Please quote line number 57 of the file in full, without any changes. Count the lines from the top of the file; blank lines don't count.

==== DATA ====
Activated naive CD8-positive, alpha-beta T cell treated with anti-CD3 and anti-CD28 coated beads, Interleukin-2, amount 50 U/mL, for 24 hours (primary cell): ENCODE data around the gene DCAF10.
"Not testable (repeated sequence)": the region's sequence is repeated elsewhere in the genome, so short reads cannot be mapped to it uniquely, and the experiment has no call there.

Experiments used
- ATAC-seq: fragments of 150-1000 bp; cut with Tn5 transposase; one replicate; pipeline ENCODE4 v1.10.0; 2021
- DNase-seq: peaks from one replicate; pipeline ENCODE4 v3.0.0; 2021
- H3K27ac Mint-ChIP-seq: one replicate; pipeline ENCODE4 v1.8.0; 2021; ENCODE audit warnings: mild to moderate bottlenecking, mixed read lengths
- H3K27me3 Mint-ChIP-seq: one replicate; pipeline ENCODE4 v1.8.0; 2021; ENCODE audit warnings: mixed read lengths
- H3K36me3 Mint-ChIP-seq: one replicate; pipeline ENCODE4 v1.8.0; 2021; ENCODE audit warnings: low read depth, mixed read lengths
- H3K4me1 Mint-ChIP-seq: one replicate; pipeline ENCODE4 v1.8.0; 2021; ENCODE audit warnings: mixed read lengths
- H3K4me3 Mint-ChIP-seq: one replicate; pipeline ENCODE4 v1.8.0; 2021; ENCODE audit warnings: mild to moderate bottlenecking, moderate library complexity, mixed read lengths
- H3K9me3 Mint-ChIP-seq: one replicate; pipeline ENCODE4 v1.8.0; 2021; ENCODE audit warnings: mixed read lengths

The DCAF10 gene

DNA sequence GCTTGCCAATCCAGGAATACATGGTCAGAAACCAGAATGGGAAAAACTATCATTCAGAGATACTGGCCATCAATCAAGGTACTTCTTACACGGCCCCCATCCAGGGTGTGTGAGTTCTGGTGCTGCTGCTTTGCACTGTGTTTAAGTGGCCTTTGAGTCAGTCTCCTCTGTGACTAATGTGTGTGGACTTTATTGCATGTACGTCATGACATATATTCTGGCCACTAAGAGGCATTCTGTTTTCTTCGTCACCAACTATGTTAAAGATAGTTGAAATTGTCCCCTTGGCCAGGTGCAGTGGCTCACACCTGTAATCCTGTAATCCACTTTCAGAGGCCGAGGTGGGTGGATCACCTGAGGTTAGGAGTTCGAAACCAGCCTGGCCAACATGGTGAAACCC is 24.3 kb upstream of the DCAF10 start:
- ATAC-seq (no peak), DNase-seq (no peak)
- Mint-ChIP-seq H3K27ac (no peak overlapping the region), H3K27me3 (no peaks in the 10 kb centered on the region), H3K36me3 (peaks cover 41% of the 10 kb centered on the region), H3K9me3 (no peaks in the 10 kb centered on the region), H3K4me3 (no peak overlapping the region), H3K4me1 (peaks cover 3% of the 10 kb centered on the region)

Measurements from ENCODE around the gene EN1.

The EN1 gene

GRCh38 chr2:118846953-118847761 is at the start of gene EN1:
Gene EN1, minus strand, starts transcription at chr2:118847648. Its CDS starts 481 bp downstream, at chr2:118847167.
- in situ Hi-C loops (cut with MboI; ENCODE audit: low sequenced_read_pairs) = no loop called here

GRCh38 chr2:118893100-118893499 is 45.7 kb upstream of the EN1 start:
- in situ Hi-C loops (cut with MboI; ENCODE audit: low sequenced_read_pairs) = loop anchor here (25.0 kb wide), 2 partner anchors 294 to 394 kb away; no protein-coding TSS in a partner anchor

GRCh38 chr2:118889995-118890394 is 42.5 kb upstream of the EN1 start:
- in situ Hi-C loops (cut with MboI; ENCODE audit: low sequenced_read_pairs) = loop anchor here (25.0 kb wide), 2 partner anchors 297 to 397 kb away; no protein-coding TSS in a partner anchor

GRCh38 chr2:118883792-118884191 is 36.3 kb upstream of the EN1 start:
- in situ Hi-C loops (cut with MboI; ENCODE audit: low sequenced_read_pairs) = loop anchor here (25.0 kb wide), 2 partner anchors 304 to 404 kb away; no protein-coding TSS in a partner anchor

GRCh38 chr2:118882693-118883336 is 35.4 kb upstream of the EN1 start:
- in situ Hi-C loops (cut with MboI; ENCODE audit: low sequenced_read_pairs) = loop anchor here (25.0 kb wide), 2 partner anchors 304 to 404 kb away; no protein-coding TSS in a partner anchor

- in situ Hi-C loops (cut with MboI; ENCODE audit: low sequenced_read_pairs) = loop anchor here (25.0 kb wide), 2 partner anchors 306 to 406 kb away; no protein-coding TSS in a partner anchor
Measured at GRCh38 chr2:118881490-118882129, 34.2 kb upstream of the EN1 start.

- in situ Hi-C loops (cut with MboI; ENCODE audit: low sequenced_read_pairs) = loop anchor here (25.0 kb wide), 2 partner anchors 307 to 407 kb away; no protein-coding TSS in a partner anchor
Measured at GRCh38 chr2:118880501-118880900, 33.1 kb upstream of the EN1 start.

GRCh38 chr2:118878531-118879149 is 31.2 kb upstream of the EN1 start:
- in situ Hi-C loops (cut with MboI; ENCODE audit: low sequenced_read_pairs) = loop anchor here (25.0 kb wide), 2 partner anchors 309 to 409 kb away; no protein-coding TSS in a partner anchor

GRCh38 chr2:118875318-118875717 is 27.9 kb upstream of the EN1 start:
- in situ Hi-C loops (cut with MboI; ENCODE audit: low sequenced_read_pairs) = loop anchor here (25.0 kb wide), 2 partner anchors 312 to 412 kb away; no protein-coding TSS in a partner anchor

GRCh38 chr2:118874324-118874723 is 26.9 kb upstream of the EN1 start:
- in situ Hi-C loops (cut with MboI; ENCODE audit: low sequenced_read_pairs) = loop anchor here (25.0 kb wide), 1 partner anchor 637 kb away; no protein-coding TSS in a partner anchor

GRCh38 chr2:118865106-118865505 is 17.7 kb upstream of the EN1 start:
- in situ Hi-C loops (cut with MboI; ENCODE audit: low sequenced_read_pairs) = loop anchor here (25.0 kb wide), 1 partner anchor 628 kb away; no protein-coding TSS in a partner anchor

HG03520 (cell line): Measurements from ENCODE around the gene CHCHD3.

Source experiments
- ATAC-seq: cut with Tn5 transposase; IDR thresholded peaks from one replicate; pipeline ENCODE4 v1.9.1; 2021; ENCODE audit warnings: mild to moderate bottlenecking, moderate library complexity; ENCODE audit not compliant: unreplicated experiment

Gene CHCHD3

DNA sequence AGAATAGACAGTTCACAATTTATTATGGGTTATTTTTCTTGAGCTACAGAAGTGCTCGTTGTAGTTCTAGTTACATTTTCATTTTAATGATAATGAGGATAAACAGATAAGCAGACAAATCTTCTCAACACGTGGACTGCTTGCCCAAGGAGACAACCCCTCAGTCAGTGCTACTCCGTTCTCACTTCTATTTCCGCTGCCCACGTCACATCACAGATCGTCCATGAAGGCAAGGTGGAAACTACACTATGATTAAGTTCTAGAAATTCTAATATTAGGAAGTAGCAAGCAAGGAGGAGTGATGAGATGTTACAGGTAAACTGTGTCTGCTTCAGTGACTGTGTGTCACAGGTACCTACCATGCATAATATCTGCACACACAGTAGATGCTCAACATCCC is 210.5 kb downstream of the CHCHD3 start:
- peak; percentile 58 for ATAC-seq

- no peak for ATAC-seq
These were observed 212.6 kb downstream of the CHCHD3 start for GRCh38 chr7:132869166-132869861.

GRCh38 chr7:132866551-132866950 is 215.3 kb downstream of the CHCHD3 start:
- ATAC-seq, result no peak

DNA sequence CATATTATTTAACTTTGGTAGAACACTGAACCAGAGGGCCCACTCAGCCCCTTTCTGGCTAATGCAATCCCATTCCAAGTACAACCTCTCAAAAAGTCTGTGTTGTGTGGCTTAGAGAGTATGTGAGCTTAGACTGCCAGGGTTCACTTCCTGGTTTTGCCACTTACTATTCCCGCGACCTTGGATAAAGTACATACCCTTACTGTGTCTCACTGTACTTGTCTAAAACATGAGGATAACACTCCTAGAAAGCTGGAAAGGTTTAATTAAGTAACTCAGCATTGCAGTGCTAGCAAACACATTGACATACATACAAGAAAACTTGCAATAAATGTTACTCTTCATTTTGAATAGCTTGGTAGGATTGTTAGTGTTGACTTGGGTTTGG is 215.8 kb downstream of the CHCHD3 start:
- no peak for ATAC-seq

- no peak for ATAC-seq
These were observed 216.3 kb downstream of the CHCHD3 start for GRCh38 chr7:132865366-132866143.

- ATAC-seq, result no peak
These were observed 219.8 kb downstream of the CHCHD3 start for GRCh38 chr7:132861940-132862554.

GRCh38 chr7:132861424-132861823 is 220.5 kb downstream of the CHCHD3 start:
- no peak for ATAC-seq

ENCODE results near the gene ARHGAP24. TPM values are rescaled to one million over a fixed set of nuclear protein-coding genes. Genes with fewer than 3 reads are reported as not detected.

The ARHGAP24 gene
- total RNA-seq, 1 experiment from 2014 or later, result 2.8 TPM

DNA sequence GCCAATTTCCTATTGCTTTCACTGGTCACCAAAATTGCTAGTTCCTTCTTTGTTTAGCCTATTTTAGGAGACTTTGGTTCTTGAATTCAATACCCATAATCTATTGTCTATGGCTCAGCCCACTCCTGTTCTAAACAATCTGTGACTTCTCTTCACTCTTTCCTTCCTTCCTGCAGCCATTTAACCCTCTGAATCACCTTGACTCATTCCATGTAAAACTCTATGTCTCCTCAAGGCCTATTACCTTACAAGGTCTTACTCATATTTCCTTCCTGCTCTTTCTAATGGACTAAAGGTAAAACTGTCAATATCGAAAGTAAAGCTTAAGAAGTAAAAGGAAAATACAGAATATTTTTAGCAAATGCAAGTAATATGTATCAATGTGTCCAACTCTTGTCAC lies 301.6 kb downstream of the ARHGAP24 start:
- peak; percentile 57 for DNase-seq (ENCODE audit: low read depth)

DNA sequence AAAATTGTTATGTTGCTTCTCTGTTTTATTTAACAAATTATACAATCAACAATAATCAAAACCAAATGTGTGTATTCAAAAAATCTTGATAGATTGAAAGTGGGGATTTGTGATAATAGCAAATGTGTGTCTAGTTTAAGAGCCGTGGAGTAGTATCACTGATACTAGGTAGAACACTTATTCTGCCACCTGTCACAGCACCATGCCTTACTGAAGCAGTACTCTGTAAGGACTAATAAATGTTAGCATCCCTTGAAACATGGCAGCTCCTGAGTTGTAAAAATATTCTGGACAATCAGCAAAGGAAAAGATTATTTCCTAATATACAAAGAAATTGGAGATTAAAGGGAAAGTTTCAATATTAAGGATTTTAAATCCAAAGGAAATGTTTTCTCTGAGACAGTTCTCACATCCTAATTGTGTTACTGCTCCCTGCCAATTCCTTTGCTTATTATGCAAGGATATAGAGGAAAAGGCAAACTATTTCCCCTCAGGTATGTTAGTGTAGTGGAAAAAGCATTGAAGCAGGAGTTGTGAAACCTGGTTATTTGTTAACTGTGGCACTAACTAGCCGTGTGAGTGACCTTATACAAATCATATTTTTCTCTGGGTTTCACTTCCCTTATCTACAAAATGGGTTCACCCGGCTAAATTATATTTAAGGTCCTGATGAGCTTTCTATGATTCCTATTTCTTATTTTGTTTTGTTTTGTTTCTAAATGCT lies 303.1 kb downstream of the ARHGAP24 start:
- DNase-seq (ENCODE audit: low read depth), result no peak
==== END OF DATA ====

GRCh38 chr7:132861424-132861823 is 220.5 kb downstream of the CHCHD3 start: